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Polycystic Ovarian Syndrome

Polycystic ovarian syndrome (PCOS) is a problem in women where the hormones are out of balance.

Hormones are messengers that communicate with different organs and other hormones to help the body to function properly. Sometimes, for reasons that are not totally clear, the hormones get out of balance and cause malfunctions to occur. With PCOS the ovarian hormones get out of balance and trigger other abnormalities, like the ability to regulate sugar properly. There may be multiple tiny cysts on the ovaries that are not dangerous, but contribute to the unbalanced hormones. Some women may not make an egg every month and may have slight increases in testosterone that causes increase in hair growth and acne.

Symptoms usually are mild at first and may increase over time if not treated. It may start in the teens or twenties.

Incidence: 5-10% of reproductive age women

Symptoms may include:

  • Irregular or no periods
  • Acne
  • Increased hair on face and body
  • Darker, thicker hair on face and body
  • Weight gain or difficulty losing weight
  • Darkened, velvety skin in underarm, below breasts
  • Infertility

Health concerns: increased risk for diabetes and heart disease, if left untreated

What to expect at medical consultation: After deciding that a woman may possibly have PCO, the doctor will want to do an evaluation. Weight, height and Body Mass Index will be measured.

An internal examination may be done to see if the ovaries are enlarged.Evaluation may include an ultrasound to look at the ovaries for presence of multiple tiny cysts. This exam also allows for examination of the lining of the uterus, called the endometrium. In women who are not having periods this may become too thick and the tissue may become abnormal. Blood tests are done to check for hormone imbalances and for sugar.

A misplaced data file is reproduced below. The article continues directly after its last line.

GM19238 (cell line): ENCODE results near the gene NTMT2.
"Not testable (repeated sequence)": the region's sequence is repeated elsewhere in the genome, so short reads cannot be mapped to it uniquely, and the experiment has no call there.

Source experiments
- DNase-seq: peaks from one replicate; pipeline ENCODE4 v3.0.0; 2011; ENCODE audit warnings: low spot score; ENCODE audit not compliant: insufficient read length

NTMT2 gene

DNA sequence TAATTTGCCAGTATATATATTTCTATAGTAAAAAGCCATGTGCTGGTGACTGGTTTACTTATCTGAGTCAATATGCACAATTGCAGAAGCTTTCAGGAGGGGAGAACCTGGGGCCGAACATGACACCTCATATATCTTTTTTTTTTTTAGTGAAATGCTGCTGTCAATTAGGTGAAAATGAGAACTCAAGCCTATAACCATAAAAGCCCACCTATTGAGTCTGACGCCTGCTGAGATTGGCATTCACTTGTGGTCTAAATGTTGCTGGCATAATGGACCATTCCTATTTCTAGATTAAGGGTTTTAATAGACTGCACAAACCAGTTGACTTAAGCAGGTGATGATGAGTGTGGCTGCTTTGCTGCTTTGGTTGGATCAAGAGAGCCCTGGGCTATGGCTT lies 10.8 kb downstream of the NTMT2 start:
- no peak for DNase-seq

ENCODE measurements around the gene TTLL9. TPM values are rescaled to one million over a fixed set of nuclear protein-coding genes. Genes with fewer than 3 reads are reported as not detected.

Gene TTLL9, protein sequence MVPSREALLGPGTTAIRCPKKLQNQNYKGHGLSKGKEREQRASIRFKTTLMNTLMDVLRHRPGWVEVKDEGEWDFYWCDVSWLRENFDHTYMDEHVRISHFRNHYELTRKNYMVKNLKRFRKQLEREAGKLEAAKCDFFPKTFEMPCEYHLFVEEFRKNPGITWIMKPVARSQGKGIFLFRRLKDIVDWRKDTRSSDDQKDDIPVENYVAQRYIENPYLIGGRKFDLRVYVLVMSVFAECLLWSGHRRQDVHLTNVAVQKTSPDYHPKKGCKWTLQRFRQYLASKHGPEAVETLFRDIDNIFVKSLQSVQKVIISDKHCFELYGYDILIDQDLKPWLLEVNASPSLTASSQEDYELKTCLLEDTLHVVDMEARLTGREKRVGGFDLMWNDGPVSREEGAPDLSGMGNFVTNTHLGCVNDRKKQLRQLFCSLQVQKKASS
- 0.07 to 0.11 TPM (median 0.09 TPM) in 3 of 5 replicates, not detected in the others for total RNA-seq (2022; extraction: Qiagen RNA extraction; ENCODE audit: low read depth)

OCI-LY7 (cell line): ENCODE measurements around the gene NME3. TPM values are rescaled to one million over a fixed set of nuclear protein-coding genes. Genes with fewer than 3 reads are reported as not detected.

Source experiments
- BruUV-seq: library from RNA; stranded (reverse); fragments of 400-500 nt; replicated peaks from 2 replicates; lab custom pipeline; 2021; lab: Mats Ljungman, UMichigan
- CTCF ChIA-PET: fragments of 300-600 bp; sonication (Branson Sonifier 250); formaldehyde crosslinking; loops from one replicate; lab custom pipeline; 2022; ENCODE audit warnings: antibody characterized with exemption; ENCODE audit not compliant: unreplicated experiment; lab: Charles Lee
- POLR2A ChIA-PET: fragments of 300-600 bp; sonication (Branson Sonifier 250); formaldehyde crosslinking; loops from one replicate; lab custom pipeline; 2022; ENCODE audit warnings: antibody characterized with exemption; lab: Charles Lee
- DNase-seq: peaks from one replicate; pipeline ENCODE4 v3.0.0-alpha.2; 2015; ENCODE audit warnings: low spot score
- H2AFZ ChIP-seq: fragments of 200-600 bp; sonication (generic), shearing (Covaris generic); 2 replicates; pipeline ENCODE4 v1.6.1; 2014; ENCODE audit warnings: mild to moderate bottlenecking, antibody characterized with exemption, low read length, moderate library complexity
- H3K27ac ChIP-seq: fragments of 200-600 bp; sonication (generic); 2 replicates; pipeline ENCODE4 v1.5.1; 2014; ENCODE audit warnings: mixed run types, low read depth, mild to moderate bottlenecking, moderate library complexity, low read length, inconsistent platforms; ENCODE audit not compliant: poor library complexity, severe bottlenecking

One way to treat this is with diet and exercise. If a woman is overweight or obese she can often reverse the abnormality by achieving normal weight. Maintaining a healthy weight is always recommended for any person, even without PCOS.

Birth control pills may be selected for treatment of someone who does not want pregnancy. The birth control pill decreases the amount of testosterone being made and increases a protein called Sex Hormone Binding Globulin (SHBG) that holds onto the testosterone that is present to keep some of it inactive. Some women may have problems with Diabetes or Pre diabetes.

Metformin, a drug to treat Diabetes may be used. After a few months, a woman may lose weight with this and some of the hormone imbalances, especially Insulin levels, may be improved. Often a woman may start ovulating with this and be able to get pregnant and have regular periods.

A dietary supplement containing Inositol is showing promise in research.

If you think you may have this, it is important to be seen by a doctor for evaluation and treatment.

Some other resources:

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